The Worst Decision Ever

The Enemy

Try as we might, short of developing some kind of omni-scanner that can produce an instant, 3D hologram replay on any incident that takes place on a football field, we are never going to eliminate the shit refereeing decision.

I’ve been watching footbal for nearly fifty years, live or on TV. I’ve watched Manchester United in the League, the Cup and in Europe. I’ve watched World cups and European Championships. I’ve watched various levels of non-League football with Droylsden and with FC United. And I have seen right royal clangers galore, and more than a token few – especially at non-League level – where I remain convinced that the wrong decision did not come about due to honest human error.

You may call that last remark a vile calumny on an honourable body of men without whom the game of football could not exist, or dismiss it as the automatic response of every dedicated football fan whose default position is that the referee is biassed against his team, but when you’ve lost 4-0 away and the referee has sent off your makeshift goalkeeper for complaining about having the ball kicked out of his hands for a goal, and the word comes back that said referee was down the pub in Liverpool that Saturday night boasting about how he fucked Droylsden over…

Fans of teams in the Premier League complain about the refereeing at the top level, and a lot of it is chronically awful, even after you make every objective allowance you can make, but you haven’t seen poor refereeing until you’ve dropped down somewhere about level six, seven or eight. That was where I saw the worst refereeing decision I have seen in my life.

This took place in a game between Curzon Ashton and Droylsden, in the Unibond Northern Premier League First Division, in September 1996. I’d started watching Droylsden regularly again the previous season, anticipating (wrongly) that I wouldn’t be able to get into Old Trafford during the redevelopment of the North Stand. The Bloods had been relegated on the last day of the season, on goal difference, but I’d been hooked enough by the non-League experience to extend what had been intended to be only a one season experiment into a longer-term enthusiasm.

During the summer, a new interpretation of the Offside rule had been agreed by the Football Association, which went into operation at the start of the 1996/7 season. The Law itself was not changed: a player in the opposition half was in an offside position if there were fewer than two players between him and the opposition goal-line. But fans and clubs were long past tired of the innumerable interruptions to the game when, with the ball on one side of the pitch, a winger on the opposite side, over fifty yards from the ball, was running back but still flagged offside.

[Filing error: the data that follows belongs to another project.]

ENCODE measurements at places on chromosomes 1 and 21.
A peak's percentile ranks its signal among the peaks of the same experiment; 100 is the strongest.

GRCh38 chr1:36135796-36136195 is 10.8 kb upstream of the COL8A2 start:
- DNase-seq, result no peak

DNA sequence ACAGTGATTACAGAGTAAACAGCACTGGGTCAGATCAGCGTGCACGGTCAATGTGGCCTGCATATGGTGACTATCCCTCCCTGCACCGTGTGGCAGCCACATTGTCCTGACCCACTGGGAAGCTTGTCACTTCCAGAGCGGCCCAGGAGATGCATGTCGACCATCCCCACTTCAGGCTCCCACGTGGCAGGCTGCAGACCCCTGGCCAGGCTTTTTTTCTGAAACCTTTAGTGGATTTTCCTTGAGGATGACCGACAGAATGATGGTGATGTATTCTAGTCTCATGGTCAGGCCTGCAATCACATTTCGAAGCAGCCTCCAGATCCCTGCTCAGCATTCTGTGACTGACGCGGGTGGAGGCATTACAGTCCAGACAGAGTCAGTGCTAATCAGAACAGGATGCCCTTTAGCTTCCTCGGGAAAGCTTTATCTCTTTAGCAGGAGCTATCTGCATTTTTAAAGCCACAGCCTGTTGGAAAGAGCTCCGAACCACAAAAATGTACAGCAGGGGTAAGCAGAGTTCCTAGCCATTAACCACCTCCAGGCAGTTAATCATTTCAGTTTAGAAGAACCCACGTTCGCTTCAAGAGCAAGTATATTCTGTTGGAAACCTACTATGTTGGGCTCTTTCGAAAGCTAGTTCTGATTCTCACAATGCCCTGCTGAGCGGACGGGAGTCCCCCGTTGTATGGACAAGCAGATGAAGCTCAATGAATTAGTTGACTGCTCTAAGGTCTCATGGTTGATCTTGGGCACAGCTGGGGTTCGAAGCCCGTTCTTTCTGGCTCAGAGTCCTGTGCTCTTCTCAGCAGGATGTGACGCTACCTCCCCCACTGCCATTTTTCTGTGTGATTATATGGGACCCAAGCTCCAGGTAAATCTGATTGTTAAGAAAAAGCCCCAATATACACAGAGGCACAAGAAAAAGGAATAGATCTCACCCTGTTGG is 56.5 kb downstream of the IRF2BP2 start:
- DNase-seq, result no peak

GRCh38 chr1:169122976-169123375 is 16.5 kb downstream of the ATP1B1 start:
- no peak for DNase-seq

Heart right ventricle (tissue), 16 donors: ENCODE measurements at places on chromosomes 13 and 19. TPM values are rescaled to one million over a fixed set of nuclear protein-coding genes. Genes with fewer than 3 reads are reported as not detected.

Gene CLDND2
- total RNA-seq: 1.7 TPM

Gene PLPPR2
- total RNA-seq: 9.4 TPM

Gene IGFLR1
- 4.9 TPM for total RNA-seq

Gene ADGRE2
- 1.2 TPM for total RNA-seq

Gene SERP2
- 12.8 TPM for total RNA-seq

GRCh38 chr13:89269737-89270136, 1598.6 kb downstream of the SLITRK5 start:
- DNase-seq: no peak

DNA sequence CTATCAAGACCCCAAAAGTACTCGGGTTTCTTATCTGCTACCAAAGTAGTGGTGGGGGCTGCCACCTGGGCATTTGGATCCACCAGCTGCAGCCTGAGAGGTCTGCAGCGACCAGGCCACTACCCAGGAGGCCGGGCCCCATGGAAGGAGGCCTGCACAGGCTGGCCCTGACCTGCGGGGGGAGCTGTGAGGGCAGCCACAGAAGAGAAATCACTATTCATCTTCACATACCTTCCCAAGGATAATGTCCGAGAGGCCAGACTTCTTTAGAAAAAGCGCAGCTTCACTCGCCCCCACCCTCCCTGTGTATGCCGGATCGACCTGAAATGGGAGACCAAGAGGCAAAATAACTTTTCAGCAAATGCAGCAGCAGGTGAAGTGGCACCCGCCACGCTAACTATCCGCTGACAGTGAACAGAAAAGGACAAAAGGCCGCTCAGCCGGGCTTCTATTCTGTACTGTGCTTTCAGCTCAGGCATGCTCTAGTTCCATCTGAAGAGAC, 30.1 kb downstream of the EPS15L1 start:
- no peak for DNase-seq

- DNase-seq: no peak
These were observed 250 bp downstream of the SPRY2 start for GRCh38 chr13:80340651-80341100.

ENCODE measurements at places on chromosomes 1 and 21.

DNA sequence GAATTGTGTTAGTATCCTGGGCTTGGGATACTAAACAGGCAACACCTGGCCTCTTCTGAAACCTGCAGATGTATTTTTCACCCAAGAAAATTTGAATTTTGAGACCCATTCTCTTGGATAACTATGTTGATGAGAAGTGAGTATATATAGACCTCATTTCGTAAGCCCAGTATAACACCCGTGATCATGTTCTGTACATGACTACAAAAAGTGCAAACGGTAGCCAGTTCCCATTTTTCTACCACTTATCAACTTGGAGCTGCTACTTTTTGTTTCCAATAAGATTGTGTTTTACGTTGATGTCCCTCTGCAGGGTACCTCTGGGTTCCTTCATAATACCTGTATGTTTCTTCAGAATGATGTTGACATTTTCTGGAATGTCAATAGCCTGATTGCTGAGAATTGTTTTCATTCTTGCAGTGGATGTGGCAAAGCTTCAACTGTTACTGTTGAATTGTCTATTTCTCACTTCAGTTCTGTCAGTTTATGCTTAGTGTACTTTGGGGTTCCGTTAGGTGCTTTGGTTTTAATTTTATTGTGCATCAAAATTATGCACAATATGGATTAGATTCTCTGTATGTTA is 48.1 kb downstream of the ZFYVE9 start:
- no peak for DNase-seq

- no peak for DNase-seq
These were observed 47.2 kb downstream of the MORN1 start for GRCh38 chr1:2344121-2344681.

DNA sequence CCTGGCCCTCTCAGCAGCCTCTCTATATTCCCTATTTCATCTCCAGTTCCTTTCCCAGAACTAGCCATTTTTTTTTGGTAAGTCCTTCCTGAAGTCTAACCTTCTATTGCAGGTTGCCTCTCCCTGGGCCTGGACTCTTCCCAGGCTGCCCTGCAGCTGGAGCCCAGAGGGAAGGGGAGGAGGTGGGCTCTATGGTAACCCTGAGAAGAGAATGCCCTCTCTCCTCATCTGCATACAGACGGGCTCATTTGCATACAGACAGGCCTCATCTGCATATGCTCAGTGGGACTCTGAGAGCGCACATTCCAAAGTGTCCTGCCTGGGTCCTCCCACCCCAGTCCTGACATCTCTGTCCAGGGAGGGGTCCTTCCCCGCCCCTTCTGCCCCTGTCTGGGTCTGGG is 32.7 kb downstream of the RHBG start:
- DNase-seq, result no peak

That summer, referees were instructed to focus on the line about ‘interfering with play’. With respect to the speakers of bullshit about ‘if he’s not interfering with play, what’s he doing on the pitch?’ (even Bill Shankley spoke a lot of crap from time to time), henceforth referees were instructed that a player running back from an offside position, who was not attempting to play the ball or interfere with players who were, would not be given offside. It was the beginning of the Offside Law as we know it today.

By the time Droylsden went to Curzon Ashton, that interpretation had been in effect for a month, about six matches. I was interested in the visit to Curzon: it was one of the very few away grounds I’d visited with Droylsden when I’d been a regular in the Seventies. In 1979, it had been little more than a park pitch with railings around it, but in 1996 there were stands, seats and floodlights, a sign that Curzon had climbed the ladder far enough to be expand the traditional ‘Tameside Five’ to Six.

Though Curzon opened the scoring, it was mainly a comfortable night for Droylsden, who took a 3-1 lead just after the hour, though Curzon reduced the deficit to one goal with five minutes left to play. That’s when it all kicked off.

A long back pass was played to the Curzon keeper in his area. Striker Billy O’Callaghan chased it back, not letting the keeper settle on the ball. The keeper kicked it deep into the Droylsden half, at which point O’Callaghan, in the centre of the field, turned and started jogging back towards his own lines.

The ball was met by Droylsden centreback Dave Ashton, who headed it into Curzon’s half, and over to the Droylsden right wing. In the centre, O’Callaghan was about 10 – 15 yards behind the last Curzon defender, still jogging back with his head down. The defence appealed, the linesman (directly in front of me) raised his flag, the referee considered the situation and waved play on.